Procedures

Removing details in an algorithm

Imagine that you are sitting in a chair in your home when someone knocks at the door. What do you do? How do you react to this event?

Common answers to this scenario apply a great amount of abstraction—“removing—or obscuring—detail”:

  • Open the door leaves out how you get to the door
  • Adding walk to the door doesn’t explain how to actually walk
  • Replace walk to the door with a repeated series of take a step doesn’t describe how steps are taken
  • Lift your foot leaves out which muscles you use to bend your leg
  • ...

In fact, at some level, your body adds layers of abstraction. After all, you are not aware of all of the molecular processes needed to perform the seemingly simple task of contracting a muscle.

Procedures

To walk is a common occurrence. Wouldn’t it be nice to define walking—with all of the necessary details—once and then just call it walk? After all, listing all of the actions needed to perform such a simple task every time you did it would be annoying and time-consuming.

A procedure is a named collection of steps in an algorithm that can be reused anytime it is needed. A procedure is an abstraction because the details of how it is performed are only defined once. Repeated use of the procedure then ignores the details that define it.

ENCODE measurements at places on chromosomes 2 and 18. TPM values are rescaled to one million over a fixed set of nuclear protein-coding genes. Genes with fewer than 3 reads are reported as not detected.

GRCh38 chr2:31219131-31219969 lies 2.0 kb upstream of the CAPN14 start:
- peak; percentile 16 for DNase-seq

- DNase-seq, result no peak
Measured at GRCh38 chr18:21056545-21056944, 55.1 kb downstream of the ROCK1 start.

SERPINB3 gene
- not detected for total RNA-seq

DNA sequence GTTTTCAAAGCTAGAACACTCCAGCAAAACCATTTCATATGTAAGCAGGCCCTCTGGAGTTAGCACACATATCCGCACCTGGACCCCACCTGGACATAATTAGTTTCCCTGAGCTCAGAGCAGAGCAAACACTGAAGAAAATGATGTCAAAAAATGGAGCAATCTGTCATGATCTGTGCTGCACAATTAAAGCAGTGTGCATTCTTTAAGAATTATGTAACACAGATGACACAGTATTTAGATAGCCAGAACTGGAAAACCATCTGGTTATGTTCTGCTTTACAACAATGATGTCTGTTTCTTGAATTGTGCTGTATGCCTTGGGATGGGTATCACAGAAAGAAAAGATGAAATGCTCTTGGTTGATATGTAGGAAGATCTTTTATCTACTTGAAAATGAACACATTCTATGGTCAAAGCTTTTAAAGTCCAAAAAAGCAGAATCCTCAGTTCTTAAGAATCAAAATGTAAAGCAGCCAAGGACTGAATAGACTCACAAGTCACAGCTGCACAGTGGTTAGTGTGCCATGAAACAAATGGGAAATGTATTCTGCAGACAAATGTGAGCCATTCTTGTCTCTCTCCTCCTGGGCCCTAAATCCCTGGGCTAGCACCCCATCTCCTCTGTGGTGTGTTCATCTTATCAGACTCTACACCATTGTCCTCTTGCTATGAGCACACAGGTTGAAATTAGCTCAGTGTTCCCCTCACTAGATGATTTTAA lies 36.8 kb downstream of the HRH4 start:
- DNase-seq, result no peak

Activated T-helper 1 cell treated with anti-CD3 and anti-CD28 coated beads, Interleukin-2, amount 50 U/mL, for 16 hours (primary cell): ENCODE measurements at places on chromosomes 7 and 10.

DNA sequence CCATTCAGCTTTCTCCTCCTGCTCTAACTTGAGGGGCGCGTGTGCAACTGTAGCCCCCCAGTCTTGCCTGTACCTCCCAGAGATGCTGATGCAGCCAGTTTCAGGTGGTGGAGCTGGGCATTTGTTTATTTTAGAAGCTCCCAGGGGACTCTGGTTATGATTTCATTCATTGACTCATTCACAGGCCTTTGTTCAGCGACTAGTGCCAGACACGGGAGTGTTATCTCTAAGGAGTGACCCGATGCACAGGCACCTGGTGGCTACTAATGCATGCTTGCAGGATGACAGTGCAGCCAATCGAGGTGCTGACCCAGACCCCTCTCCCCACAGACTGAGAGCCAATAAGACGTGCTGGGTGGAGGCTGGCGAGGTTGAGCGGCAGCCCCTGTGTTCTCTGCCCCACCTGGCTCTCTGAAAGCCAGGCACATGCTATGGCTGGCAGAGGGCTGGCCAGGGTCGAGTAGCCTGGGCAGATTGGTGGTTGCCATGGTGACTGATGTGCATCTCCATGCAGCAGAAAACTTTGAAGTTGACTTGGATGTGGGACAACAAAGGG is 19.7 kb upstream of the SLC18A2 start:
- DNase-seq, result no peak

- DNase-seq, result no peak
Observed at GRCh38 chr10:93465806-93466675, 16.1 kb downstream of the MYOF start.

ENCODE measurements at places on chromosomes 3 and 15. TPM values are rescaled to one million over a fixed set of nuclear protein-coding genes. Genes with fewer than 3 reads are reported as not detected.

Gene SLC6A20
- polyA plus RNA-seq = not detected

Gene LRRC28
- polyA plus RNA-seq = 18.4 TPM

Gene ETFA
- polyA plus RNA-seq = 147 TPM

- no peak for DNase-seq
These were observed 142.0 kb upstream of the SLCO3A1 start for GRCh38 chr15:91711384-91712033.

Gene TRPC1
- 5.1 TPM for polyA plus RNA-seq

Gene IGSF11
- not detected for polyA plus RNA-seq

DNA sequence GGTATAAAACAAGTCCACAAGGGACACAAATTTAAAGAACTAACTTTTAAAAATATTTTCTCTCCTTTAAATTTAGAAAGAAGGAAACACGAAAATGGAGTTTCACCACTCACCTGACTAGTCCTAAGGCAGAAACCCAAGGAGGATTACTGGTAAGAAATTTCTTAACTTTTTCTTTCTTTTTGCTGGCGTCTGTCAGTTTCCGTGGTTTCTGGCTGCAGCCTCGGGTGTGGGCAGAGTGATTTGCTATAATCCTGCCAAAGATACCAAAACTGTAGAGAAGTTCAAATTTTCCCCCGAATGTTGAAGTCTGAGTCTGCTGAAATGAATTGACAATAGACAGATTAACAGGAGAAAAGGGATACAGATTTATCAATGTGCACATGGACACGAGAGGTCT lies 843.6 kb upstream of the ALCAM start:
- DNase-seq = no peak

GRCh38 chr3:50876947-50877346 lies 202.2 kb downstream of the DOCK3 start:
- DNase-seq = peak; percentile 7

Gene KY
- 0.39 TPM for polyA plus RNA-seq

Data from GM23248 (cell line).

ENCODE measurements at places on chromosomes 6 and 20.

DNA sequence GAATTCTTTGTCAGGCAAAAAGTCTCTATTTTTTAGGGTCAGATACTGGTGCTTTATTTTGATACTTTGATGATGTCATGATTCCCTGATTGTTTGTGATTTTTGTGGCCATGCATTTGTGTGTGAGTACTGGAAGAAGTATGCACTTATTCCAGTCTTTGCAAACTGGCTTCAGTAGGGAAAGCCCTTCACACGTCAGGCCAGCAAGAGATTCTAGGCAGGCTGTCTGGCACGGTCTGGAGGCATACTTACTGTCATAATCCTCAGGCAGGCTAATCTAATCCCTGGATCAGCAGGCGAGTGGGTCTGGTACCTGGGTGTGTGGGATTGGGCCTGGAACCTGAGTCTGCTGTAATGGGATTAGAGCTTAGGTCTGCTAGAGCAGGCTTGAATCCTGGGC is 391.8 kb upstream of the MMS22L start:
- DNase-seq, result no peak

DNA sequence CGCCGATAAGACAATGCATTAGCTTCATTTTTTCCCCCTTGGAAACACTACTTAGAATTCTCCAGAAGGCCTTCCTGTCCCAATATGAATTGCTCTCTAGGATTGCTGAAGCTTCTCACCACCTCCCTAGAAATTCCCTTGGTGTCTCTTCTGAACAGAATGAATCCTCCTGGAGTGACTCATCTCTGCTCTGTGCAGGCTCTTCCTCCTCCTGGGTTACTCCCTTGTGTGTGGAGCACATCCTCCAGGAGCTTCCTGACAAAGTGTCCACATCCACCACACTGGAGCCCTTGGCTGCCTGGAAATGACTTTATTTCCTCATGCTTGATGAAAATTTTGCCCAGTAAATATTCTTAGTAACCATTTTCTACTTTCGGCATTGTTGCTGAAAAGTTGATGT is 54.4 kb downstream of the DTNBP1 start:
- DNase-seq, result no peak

PROCEDURE walk
    1. Lift left leg.
    2. Move left leg forward.
    3. Set left leg down.
    4. Lift right leg.
    5. Move right leg forward.
    6. Set right leg down.

Parameters

The procedure defined in the last section, walk, is problematic. It only consists of two steps. In reality, we’d like to define walk so that we can take any number of steps. Instead of defining separate procedures take 1 step, take 2 steps, take 3 steps, etc., we can apply abstraction again—“removing detail”—to create a procedure take n steps, so that n can be whatever we want it to be each time we use it.

Notice that the value n can vary, and we can create instructions with it without knowing what it is. This means that it is, in effect, a variable. It’s a special type of variable called a parameter. It is only relevant within the procedure in which it is defined.

Using this parameter n, we can rewrite our procedure as:

PROCEDURE take n steps
    REPEAT n times
        1. Lift left leg.
        2. Move left leg forward.
        3. Set left leg down.
        4. Lift right leg.
        5. Move right leg forward.
        6. Set right leg down.